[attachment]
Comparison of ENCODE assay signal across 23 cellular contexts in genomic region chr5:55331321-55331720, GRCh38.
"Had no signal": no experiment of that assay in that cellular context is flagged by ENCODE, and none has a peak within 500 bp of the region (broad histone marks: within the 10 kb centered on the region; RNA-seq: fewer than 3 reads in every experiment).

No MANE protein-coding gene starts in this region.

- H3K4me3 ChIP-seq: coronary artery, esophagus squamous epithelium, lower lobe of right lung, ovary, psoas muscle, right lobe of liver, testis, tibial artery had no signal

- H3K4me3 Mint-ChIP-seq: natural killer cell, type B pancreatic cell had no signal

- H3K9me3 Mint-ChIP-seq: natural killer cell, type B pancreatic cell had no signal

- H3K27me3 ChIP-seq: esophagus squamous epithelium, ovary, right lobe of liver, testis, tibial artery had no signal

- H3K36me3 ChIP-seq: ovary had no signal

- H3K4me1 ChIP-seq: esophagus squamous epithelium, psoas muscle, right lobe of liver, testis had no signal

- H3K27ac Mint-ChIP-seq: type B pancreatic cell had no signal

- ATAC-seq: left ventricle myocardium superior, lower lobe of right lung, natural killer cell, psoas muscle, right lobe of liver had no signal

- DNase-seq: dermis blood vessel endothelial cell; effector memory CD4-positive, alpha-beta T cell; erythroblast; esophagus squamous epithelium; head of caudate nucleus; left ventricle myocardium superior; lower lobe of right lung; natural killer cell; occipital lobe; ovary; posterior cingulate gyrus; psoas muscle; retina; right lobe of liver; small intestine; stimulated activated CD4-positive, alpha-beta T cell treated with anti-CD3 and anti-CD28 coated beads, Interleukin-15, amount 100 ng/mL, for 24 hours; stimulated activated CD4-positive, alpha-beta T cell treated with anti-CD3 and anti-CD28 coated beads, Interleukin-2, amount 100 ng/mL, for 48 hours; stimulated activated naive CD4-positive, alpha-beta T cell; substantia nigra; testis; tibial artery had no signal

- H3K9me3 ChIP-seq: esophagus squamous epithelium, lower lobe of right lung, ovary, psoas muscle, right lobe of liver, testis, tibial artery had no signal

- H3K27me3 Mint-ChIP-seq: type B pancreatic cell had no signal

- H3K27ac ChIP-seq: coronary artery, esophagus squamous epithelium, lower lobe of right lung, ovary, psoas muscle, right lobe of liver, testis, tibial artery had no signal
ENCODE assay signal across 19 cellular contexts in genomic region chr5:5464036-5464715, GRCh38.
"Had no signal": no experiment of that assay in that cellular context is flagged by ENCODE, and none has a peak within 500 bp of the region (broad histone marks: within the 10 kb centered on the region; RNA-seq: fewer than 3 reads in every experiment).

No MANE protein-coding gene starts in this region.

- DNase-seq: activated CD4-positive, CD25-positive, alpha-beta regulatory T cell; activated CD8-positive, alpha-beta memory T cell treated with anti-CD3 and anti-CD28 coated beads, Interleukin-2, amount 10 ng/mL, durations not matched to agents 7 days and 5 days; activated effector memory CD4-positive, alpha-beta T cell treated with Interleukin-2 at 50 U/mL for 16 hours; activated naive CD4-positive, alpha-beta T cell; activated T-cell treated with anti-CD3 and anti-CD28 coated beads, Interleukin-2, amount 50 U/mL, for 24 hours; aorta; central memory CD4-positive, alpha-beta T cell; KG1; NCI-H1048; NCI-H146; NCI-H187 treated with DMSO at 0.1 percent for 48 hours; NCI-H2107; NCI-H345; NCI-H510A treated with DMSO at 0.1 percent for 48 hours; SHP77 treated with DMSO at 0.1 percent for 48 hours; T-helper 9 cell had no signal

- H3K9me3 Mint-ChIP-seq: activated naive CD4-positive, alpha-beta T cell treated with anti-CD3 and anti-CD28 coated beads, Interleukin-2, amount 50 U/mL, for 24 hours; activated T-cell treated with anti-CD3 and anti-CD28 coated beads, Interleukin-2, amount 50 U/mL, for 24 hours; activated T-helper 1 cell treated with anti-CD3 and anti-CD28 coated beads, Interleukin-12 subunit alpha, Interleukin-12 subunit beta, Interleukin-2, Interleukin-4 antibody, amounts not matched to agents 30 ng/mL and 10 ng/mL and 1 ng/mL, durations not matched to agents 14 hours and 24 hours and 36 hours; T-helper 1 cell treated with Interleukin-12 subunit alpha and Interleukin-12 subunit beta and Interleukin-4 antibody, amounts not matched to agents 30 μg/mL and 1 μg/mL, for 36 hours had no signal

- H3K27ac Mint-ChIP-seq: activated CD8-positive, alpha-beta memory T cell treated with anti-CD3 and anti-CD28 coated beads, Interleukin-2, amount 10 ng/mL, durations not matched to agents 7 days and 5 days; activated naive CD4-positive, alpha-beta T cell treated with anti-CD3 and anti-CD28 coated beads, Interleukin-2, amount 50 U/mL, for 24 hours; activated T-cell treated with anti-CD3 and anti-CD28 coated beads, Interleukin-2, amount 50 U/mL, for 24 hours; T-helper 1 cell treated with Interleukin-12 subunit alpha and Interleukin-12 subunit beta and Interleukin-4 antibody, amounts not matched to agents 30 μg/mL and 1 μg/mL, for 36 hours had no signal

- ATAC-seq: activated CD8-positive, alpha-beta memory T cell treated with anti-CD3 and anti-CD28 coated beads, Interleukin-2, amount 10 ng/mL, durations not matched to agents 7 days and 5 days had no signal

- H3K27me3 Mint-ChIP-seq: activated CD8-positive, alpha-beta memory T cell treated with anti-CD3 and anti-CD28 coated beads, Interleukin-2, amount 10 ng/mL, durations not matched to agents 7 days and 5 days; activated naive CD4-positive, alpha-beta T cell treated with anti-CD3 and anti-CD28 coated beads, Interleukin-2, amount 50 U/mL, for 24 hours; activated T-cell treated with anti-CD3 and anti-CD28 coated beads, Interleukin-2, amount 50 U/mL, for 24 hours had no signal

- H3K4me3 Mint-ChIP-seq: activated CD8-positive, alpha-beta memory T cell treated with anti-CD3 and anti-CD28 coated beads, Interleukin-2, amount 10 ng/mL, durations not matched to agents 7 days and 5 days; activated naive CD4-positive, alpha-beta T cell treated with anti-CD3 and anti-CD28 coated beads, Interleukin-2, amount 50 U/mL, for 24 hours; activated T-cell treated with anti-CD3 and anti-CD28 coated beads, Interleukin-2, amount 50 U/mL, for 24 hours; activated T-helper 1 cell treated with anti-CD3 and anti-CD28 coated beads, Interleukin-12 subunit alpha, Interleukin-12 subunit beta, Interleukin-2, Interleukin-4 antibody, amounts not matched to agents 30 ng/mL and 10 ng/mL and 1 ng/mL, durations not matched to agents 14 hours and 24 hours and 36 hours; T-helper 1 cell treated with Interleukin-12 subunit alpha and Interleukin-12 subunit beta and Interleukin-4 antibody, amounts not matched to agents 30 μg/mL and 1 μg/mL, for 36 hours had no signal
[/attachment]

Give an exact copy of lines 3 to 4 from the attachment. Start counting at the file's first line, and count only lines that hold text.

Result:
No MANE protein-coding gene starts in this region.

- H3K4me3 ChIP-seq: coronary artery, esophagus squamous epithelium, lower lobe of right lung, ovary, psoas muscle, right lobe of liver, testis, tibial artery had no signal